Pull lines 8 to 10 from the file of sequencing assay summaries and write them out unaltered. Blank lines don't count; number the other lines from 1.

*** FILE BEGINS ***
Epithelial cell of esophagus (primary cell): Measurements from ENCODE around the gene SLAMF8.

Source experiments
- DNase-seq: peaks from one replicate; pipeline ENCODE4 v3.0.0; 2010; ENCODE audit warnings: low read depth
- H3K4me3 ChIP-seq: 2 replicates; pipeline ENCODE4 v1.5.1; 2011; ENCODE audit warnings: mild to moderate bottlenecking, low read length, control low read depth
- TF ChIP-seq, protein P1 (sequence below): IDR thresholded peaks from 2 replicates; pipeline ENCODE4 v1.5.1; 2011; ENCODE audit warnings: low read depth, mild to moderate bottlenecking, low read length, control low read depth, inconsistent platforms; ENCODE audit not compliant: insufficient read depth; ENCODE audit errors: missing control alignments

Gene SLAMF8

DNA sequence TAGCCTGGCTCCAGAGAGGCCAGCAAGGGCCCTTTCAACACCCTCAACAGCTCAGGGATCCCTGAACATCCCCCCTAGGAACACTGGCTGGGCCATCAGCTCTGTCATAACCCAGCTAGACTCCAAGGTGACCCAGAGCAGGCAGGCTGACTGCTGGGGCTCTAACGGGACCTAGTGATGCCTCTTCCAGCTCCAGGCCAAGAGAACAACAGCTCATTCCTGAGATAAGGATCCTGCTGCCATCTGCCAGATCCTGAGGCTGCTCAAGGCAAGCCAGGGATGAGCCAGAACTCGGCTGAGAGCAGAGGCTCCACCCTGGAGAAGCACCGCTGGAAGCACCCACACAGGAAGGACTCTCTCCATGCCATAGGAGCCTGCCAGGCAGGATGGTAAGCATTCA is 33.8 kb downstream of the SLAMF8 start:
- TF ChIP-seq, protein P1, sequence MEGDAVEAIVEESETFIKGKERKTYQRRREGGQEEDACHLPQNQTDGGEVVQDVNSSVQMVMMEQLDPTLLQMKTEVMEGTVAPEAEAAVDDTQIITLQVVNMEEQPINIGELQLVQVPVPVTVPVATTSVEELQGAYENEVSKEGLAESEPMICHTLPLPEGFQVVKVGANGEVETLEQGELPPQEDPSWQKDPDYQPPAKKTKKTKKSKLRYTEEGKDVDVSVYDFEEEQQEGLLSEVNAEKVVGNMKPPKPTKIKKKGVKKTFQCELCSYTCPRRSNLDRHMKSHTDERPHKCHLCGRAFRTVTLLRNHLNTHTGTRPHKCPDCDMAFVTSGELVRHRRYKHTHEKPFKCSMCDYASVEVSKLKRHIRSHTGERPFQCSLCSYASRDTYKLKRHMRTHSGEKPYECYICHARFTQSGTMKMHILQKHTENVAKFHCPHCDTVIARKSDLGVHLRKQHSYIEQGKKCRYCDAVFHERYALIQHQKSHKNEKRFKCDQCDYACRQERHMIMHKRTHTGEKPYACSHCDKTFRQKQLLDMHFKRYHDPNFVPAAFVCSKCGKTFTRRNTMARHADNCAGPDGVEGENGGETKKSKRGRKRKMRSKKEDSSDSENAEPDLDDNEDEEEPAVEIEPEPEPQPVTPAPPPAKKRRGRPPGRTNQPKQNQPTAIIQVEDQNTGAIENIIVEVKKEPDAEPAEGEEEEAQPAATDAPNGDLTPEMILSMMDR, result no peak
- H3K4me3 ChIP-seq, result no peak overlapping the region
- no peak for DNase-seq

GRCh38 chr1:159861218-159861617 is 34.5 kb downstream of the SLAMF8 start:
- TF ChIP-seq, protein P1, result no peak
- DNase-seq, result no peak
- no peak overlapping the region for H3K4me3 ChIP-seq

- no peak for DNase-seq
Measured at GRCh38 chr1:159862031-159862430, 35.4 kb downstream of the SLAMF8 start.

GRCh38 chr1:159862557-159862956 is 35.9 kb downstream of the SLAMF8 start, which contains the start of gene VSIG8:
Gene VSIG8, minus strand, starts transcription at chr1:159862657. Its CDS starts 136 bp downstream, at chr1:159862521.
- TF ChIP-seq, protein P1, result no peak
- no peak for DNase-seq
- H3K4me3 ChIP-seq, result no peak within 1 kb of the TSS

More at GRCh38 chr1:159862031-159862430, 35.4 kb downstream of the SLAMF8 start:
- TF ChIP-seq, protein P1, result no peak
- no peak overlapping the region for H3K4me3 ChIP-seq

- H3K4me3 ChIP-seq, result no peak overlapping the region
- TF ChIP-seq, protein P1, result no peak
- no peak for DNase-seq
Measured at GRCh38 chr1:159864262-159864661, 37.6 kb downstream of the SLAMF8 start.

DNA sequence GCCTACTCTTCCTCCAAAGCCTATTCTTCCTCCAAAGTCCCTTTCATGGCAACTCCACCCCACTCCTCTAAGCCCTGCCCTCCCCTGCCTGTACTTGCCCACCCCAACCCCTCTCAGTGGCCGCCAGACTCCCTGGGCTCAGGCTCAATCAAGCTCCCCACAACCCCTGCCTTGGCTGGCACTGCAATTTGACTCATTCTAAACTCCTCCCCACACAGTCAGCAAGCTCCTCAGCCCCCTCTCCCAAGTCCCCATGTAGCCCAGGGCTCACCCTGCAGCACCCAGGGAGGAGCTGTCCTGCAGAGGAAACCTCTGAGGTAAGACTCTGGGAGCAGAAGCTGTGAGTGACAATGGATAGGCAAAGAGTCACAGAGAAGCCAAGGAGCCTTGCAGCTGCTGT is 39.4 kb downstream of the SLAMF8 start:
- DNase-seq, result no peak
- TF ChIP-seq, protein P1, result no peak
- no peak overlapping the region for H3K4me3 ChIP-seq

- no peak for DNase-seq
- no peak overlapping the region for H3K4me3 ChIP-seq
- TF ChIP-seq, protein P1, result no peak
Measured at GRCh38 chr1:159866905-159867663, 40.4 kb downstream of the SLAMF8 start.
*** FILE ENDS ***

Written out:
- TF ChIP-seq, protein P1, sequence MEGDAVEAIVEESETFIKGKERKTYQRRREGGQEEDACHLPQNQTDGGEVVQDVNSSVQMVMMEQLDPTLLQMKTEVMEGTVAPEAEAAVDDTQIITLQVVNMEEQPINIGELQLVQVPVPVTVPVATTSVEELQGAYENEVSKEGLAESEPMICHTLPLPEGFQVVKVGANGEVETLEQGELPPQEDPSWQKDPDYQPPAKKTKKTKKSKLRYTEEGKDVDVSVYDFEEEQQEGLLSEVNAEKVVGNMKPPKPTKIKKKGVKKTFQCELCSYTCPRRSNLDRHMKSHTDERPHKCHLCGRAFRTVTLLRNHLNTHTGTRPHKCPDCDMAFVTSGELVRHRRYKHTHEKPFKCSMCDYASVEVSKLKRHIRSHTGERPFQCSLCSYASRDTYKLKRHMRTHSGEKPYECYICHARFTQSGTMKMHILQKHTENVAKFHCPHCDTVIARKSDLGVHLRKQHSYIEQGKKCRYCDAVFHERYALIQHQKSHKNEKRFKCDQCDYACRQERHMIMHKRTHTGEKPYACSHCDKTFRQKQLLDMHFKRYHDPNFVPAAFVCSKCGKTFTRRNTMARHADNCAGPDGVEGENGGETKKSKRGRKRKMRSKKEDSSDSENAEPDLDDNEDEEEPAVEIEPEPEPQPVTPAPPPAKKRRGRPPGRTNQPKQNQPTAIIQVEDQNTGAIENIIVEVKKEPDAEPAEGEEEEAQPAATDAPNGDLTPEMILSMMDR, result no peak
- H3K4me3 ChIP-seq, result no peak overlapping the region
- no peak for DNase-seq